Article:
By Zeeshan Shaikh
While onion prices are soaring, Bhima Sangle, a farmer who sells his produce at Lasalgaon Mandi, Asia’s largest onion market, says he makes little money
It is spread over 17 acres on a rectangular plot of land in the heart of Lasalgaon, a town some 225 km from Mumbai. The small size of the Lasalgaon mandi belies its status as Asia’s largest onion market and the price setter of the vegetable in the country.
The Lasalgaon mandi, or APMC (Agricultural Produce Market Committee), was set up in May 1947 to regulate agricultural trade and ensure farmers get fair deals for their harvest. Some 67 years on, that objective seems only partly fulfilled, as the story of 35-year-old farmer Bhima Sangle portrays.
Sangle has travelled 70 km from Gondegaon, one of the 63 villages that come under the jurisdiction of the Lasalgaon APMC, to reach the mandi at 8.30 am. It’s a lucky day, as only a handful of other onion-laden trolleys have lined up at the mandi gate. A far cry from the chaotic scenes in the peak season of December-January when over 2,000 vehicles — tractors, trailers and trolleys — jostle for space in the narrow, two-lane road leading up to the APMC.
Though Lasalgaon APMC, by law, is allowed to trade in 36 agriculture products, onions are the hottest commodities here. In 2013-14, onions formed nearly 70 per cent of the 49.05 lakh quintals of agricultural products traded in the mandi.
Sangle, who has come with close to 30 quintals of onion, parks his tractor and trolley outside the mandi gate. An APMC employee makes a note of Sangle’s vehicle and hands him a receipt before letting him inside. Sangle then drives his tractor down the main auction yard where other trolleys are lined up.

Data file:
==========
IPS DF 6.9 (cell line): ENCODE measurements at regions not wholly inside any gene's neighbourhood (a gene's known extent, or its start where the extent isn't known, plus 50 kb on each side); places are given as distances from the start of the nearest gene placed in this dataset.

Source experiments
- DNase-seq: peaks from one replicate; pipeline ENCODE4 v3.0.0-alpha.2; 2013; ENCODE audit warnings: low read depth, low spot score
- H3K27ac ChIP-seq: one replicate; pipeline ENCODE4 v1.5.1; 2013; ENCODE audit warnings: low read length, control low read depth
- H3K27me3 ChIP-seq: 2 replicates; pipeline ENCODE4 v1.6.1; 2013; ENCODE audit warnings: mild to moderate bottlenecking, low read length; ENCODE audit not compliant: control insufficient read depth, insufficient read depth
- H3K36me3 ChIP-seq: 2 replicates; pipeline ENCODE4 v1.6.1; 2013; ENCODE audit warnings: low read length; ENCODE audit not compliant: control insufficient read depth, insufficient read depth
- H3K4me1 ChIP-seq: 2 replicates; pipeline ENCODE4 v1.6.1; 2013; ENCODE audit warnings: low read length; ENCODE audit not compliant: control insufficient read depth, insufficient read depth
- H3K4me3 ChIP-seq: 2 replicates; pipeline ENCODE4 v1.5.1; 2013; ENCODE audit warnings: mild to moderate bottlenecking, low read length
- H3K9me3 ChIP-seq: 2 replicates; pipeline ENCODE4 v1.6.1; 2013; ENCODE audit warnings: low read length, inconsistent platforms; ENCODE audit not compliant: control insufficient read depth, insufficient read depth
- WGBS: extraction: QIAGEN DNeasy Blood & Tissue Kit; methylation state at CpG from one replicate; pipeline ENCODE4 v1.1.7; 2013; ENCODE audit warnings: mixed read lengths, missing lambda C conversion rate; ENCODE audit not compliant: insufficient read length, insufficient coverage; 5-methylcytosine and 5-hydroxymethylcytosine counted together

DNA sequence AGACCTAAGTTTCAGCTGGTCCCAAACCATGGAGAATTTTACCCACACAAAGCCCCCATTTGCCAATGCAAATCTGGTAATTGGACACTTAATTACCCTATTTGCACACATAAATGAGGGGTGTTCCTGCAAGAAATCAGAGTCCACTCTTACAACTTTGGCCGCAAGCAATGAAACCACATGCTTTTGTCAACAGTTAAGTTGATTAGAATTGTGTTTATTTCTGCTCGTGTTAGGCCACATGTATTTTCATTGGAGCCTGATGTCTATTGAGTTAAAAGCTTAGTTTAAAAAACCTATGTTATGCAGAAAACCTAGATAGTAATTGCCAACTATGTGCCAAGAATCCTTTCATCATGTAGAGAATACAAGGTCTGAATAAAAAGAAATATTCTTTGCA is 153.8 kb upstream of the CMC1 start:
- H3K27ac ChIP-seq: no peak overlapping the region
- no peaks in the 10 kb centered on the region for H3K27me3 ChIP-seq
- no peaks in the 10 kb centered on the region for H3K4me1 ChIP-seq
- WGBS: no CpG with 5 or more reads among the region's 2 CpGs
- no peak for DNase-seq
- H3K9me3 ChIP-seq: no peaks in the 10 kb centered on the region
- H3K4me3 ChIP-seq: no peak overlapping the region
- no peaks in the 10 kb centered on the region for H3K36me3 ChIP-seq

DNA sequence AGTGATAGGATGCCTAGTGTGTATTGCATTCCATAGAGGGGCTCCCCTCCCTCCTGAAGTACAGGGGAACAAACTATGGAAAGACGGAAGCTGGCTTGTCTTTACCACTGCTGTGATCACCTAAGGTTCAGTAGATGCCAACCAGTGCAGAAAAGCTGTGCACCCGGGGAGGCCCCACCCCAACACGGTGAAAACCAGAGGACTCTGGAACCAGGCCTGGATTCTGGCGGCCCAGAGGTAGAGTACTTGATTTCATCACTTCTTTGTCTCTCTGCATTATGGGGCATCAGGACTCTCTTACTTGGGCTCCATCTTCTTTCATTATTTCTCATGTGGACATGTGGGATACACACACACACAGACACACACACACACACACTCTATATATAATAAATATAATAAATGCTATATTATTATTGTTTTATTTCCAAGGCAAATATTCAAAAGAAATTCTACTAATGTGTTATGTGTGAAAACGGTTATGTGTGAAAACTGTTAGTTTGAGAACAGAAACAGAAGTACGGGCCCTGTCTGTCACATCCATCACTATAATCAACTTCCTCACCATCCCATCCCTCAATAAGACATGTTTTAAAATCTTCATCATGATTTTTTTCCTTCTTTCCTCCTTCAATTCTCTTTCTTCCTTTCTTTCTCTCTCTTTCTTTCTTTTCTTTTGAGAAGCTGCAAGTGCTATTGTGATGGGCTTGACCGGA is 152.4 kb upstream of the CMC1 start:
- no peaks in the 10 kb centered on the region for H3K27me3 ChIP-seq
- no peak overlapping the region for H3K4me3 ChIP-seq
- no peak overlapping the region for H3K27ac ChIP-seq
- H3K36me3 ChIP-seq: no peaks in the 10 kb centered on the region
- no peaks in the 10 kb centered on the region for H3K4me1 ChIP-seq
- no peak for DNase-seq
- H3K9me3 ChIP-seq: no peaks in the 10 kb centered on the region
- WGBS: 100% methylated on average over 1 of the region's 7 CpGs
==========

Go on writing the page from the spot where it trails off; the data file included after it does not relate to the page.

The mandi is bare, with few amenities for farmers who travel long distances and wait quite a bit to get their deals through. For years, a 20×20-foot shed was the only shelter that waiting farmers had. Four years ago, the market officials constructed a sitting area for farmers. The shed also houses an eatery which provides a “full meal” for Rs 15 a plate. But many like Sangle prefer to wait under the shade of the few trees that line the mandi before the auction begins.
At 9 am, commissioning agents and traders, along with a member of the APMC, start the first of the day’s two auctions. Farmers throw a few onion bulbs on the ground next to the trolley as samples for the traders to inspect. Among APMC’s 200-plus listed traders and an equal number of commissioning agents, only about a dozen have come for the auction today. They move in a group along with a mandi official and …continued »